Is the Cure Worse than the Disease? Unintended Effects of Payment Reform in a Quantity-based Transfer Program
Quantity vouchers are used in redistributive programs to shield participants from price variation and alter their consumption patterns. However, because participants are insensitive to prices, vendors of program goods are incentivized to price discriminate between program and non-program customers. I study these trade-offs in the context of a reform to reduce price discrimination in the Supplemental Nutrition Program for Women, Infants, and Children (WIC), which provides a quantity voucher for nutritious foods to low-income mothers and children. The reform caused vendors to drop out, reducing program take-up. In addition, smaller vendors increased prices charged to non-WIC shoppers by 6.4%.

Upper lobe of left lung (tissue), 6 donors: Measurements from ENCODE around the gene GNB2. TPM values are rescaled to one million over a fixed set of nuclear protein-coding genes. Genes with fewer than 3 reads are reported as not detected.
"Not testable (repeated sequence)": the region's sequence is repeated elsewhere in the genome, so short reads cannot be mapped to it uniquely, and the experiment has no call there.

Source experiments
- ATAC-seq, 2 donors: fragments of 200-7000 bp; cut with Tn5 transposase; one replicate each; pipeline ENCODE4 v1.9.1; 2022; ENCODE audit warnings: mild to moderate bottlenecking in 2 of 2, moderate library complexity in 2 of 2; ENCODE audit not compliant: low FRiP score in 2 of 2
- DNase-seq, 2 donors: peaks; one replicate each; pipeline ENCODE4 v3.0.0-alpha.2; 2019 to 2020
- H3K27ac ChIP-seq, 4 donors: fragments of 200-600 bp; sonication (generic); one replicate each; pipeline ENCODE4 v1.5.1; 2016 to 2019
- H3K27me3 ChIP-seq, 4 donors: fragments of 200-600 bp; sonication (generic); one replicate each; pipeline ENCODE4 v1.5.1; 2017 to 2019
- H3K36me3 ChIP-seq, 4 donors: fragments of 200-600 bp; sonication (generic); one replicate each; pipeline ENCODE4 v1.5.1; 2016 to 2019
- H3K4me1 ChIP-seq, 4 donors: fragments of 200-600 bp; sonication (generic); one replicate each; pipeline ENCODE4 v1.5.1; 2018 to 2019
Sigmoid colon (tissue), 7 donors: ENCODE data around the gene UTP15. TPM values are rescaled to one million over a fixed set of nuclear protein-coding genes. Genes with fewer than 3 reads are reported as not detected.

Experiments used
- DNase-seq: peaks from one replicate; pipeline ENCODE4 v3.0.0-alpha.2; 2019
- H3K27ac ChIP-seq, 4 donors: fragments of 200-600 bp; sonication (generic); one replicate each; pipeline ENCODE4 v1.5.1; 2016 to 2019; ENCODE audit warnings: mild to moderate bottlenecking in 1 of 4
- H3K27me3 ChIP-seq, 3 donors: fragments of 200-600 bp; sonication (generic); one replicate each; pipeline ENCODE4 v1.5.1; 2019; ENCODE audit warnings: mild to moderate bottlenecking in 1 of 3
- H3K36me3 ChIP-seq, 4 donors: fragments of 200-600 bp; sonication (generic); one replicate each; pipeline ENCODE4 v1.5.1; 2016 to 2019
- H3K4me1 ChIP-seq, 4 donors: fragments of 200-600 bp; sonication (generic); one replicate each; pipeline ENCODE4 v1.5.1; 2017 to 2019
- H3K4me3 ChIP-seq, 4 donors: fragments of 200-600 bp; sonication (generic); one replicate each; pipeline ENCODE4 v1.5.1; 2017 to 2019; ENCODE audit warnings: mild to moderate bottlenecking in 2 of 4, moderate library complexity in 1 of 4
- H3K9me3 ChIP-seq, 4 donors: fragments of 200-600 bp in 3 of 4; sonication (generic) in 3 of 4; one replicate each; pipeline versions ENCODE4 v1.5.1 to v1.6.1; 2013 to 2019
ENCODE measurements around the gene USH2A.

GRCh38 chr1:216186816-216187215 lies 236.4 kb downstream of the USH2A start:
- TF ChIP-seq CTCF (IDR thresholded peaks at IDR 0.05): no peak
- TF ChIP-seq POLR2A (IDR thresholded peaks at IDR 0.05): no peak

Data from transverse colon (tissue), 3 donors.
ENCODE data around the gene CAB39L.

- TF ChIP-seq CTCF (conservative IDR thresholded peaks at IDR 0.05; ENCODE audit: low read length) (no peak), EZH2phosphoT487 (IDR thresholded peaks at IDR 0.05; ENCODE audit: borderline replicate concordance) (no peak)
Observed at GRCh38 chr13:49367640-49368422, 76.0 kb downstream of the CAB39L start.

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Document Object Identifier (DOI): 10.3386/w26725
Published: Katherine Meckel, 2020. "Is the Cure Worse than the Disease? Unintended Effects of Payment Reform in a Quantity-Based Transfer Program," American Economic Review, vol 110(6), pages 1821-1865. citation courtesy of